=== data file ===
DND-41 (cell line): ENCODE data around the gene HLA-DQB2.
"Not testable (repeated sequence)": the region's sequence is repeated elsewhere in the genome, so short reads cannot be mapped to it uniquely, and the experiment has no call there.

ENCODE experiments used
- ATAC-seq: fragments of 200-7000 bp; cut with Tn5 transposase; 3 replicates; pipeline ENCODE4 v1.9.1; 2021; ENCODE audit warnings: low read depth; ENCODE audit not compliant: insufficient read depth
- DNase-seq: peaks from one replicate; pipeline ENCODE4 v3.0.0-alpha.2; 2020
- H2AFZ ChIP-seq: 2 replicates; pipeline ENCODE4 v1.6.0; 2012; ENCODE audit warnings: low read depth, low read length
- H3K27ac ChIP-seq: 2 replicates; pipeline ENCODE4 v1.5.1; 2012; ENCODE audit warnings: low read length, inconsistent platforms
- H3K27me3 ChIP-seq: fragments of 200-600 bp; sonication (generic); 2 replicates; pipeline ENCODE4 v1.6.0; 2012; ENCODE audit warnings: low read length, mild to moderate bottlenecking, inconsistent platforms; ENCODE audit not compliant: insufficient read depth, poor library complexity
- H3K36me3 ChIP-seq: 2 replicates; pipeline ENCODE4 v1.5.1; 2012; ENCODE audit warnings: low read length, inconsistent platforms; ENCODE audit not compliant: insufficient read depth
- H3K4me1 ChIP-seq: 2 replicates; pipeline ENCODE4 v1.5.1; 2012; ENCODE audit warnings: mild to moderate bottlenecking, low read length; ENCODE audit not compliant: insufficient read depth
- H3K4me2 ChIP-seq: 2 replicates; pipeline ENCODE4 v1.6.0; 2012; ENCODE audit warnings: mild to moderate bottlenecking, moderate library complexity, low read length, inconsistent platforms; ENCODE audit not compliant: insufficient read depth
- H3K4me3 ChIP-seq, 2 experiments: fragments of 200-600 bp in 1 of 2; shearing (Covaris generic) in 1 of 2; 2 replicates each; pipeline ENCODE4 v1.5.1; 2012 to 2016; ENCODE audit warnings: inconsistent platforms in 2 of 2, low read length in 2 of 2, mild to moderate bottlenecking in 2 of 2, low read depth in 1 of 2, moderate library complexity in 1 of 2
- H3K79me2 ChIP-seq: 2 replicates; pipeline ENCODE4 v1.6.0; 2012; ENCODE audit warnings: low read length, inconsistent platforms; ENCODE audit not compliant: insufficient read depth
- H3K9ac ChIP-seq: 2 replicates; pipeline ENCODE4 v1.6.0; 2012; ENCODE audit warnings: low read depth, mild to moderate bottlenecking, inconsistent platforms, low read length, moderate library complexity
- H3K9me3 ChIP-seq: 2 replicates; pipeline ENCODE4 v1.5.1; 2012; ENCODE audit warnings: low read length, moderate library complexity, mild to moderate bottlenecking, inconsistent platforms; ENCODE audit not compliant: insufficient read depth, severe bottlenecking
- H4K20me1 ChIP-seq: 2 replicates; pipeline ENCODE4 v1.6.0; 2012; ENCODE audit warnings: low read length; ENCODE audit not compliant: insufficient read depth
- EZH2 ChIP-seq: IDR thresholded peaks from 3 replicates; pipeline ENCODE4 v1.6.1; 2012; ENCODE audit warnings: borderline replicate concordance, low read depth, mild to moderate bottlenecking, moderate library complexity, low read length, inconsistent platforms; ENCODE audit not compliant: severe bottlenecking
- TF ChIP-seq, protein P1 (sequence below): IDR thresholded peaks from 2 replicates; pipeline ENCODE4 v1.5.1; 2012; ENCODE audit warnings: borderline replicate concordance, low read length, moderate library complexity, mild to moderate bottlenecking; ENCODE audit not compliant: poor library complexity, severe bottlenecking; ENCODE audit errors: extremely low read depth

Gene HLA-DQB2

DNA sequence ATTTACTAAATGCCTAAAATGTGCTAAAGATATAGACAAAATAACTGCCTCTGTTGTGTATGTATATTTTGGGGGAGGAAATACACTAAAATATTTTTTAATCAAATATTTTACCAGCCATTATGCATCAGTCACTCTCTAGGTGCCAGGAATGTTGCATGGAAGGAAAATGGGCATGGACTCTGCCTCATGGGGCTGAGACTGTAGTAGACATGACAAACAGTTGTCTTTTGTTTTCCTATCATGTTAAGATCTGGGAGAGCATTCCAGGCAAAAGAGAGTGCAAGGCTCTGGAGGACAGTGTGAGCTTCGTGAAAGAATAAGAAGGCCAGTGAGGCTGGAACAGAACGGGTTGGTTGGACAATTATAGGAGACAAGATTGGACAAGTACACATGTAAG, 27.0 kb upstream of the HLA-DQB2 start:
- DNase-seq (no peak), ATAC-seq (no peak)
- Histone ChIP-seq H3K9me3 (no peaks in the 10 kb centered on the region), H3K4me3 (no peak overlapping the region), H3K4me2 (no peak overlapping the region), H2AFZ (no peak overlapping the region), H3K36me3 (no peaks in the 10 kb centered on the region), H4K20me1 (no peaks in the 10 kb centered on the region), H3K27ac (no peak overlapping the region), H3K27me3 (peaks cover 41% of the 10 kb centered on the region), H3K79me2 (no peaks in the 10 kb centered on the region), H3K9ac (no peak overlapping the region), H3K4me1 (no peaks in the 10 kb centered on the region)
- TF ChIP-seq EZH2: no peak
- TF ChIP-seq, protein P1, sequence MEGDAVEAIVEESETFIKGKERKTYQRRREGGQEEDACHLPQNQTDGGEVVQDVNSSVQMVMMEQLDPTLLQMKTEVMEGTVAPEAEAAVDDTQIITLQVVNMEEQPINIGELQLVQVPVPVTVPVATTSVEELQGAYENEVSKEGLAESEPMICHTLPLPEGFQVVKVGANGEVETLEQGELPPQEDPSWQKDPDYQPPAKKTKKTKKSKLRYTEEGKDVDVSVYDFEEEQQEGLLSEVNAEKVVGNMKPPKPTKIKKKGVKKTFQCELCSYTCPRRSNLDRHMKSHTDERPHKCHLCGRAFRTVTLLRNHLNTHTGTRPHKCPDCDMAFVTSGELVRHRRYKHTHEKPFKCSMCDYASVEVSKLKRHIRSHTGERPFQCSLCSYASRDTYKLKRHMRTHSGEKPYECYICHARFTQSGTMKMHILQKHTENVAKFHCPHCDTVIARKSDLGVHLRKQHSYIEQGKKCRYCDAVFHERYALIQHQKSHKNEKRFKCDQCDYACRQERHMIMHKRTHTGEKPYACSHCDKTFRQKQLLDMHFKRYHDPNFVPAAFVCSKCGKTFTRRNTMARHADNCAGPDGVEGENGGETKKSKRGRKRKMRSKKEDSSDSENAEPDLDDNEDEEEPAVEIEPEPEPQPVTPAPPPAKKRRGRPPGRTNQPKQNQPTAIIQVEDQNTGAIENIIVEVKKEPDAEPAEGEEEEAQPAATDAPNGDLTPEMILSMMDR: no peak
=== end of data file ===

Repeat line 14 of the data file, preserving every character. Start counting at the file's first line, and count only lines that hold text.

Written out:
- H3K9ac ChIP-seq: 2 replicates; pipeline ENCODE4 v1.6.0; 2012; ENCODE audit warnings: low read depth, mild to moderate bottlenecking, inconsistent platforms, low read length, moderate library complexity